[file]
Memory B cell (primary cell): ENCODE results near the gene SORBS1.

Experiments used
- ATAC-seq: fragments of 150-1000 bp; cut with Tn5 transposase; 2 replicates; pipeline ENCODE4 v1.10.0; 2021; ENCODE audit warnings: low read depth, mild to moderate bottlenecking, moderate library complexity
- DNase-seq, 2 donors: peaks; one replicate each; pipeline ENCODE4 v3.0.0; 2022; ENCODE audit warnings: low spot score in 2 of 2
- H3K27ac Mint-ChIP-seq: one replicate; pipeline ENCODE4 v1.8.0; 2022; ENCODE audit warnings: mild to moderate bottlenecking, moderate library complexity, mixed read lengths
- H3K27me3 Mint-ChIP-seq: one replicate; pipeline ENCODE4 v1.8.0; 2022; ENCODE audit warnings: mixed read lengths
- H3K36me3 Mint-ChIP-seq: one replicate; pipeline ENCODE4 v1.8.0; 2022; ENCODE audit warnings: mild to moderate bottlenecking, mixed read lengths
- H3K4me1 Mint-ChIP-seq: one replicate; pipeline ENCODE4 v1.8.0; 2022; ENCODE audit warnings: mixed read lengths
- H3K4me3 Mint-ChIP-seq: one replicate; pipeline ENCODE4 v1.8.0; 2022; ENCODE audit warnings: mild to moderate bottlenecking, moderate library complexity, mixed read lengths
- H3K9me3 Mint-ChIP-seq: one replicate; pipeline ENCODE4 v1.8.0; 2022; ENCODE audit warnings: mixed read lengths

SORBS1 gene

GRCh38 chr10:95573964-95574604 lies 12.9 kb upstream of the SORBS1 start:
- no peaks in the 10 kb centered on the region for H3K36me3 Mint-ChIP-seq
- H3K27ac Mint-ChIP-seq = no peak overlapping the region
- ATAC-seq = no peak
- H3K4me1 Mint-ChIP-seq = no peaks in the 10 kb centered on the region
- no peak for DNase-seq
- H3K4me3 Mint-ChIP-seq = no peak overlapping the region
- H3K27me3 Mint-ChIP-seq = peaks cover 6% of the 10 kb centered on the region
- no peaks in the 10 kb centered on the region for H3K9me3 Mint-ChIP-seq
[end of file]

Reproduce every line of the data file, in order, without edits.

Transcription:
Memory B cell (primary cell): ENCODE results near the gene SORBS1.

Experiments used
- ATAC-seq: fragments of 150-1000 bp; cut with Tn5 transposase; 2 replicates; pipeline ENCODE4 v1.10.0; 2021; ENCODE audit warnings: low read depth, mild to moderate bottlenecking, moderate library complexity
- DNase-seq, 2 donors: peaks; one replicate each; pipeline ENCODE4 v3.0.0; 2022; ENCODE audit warnings: low spot score in 2 of 2
- H3K27ac Mint-ChIP-seq: one replicate; pipeline ENCODE4 v1.8.0; 2022; ENCODE audit warnings: mild to moderate bottlenecking, moderate library complexity, mixed read lengths
- H3K27me3 Mint-ChIP-seq: one replicate; pipeline ENCODE4 v1.8.0; 2022; ENCODE audit warnings: mixed read lengths
- H3K36me3 Mint-ChIP-seq: one replicate; pipeline ENCODE4 v1.8.0; 2022; ENCODE audit warnings: mild to moderate bottlenecking, mixed read lengths
- H3K4me1 Mint-ChIP-seq: one replicate; pipeline ENCODE4 v1.8.0; 2022; ENCODE audit warnings: mixed read lengths
- H3K4me3 Mint-ChIP-seq: one replicate; pipeline ENCODE4 v1.8.0; 2022; ENCODE audit warnings: mild to moderate bottlenecking, moderate library complexity, mixed read lengths
- H3K9me3 Mint-ChIP-seq: one replicate; pipeline ENCODE4 v1.8.0; 2022; ENCODE audit warnings: mixed read lengths

SORBS1 gene

GRCh38 chr10:95573964-95574604 lies 12.9 kb upstream of the SORBS1 start:
- no peaks in the 10 kb centered on the region for H3K36me3 Mint-ChIP-seq
- H3K27ac Mint-ChIP-seq = no peak overlapping the region
- ATAC-seq = no peak
- H3K4me1 Mint-ChIP-seq = no peaks in the 10 kb centered on the region
- no peak for DNase-seq
- H3K4me3 Mint-ChIP-seq = no peak overlapping the region
- H3K27me3 Mint-ChIP-seq = peaks cover 6% of the 10 kb centered on the region
- no peaks in the 10 kb centered on the region for H3K9me3 Mint-ChIP-seq